Apparently there’s a cut of cow that’s never been used for a steak, at least not in modern memory. It’s a small cut from the shoulder that’s super tender, if the marketing materials are to be believed. From Vegasstripsteak.com
There’s nothing else quite like steak and it epitomizes the pleasure of eating beef. That’s what prompted a meat scientist, a chef and a university to team up to find a new steak, saving an undervalued muscle from the fate of the grinder and moving it to a far more valuable place – the center of the plate.
Oklahoma State University helped develop the new cut, and is seeking a patent. From NPR.
“The patent actually claims the kind of knife strokes that you make in order to create this cut of meat,” Steve Prince of OSU told NPR. “You take this muscle, you make cuts here, here and here and you end up with this Vegas Strip Steak.”
The Farmers’ Market has finally opened downtown. Two glorious days a week three blocks are transformed into an open air market filled with colors and smells that triggers a flood of endorphins and serotonin in my brain. As the wife and I strolled by the booths last week I saw some of the biggest, deepest scarlet colored rhubarb I’ve seen. I just got into using rhubarb in cooking/jamming and I couldn’t let those beautiful stems languish there, wondering why, despite their beauty, everyone was passing them by.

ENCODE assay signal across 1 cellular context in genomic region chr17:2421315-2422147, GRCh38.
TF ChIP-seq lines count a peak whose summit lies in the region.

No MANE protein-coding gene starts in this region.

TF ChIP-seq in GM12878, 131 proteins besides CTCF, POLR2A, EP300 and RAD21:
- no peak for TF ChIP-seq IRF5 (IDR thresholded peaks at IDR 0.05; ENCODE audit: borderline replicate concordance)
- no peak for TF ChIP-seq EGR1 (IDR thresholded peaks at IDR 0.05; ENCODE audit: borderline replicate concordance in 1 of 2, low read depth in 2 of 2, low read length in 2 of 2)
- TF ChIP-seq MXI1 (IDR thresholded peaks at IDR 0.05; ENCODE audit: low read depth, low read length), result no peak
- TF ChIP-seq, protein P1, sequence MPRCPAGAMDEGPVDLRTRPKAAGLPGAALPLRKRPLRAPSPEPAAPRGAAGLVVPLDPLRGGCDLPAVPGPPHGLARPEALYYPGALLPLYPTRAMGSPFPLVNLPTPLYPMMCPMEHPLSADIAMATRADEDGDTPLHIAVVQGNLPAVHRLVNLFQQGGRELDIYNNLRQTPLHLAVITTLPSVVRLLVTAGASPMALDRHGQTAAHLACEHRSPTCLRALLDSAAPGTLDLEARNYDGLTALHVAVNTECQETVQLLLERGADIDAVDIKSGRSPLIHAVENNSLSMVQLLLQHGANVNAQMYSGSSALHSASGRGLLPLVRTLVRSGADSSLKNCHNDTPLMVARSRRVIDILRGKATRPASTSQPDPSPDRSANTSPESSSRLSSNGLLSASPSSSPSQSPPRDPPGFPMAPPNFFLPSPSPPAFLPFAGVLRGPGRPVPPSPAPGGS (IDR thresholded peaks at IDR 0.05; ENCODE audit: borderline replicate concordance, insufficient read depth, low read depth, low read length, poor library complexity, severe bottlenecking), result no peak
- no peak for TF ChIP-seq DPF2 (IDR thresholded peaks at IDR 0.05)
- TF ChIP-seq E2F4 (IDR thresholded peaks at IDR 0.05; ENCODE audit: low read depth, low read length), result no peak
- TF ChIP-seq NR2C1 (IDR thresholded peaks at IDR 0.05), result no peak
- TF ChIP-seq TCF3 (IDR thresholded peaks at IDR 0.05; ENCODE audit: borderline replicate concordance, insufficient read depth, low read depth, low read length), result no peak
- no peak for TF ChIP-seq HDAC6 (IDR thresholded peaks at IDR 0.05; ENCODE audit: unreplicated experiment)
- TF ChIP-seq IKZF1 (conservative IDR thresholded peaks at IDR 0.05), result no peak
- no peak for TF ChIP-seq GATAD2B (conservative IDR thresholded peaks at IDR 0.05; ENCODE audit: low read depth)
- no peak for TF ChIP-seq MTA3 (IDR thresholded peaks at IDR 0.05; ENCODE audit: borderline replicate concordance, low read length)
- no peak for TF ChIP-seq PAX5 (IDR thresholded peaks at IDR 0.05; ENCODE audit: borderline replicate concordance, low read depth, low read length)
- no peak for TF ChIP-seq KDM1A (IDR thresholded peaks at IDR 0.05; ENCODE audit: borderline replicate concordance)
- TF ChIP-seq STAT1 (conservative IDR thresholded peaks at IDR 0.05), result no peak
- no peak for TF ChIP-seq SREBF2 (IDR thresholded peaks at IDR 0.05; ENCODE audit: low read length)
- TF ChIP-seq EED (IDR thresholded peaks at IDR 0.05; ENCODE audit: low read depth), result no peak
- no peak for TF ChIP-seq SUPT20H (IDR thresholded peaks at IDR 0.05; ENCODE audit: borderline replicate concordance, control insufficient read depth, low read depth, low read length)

That night I decided to try my hand at some small-scale rhubarb jam. It turned out amazing, and perfect for spreading on biscuits, bread, or any other baked good. I halved the recipe.
WHAT YOU’LL NEED:
- 2 1/2 pounds of rhubarb, chopped
- 1/4 cup of strawberries, chopped
- 5 cups sugar
- 1 cup black tea
- 1 vanilla bean, split and scraped
- 2 T lemon juice
- Pectin as directed on packaging
WHAT TO DO:
- Sterilize jars in boiling water bath if you’re canning, if you’re not, just clean jars and stick finished product in fridge.
- Combine rhubarb, strawberries, sugar and tea in a sauce pan or pot. Bring to boil. Cook down for about 10 minutes
- Add the rest of the ingredients, cook over medium flame for 10-15 minutes
- If canning, following the boiling water bath process, and process for 10 minutes. If not, put jam in jars and stick in the fridge.
Don’t worry, you’re not losing your mind, you read that title correctly. But just in case you’re second-guessing yourself I’ll say it again, Thai peanut butter.
If you’ve been to a Thai restaurant this shouldn’t be a huge shock. Peanut sauce is common in those eatateriums. I just turned what is usually a sauce into a butter, ready to spread on bread or use on chicken.
WHAT YOU’LL NEED
- 8 oz peanuts
- 1 T coconut oil
- 1 T honey
- 1 t salt
- 2 T red curry paste
- 1/4 t cayenne pepper
WHAT TO DO:
- Put peanuts in food processor and process for about a minute
- Put the rest of the ingredients in the food processor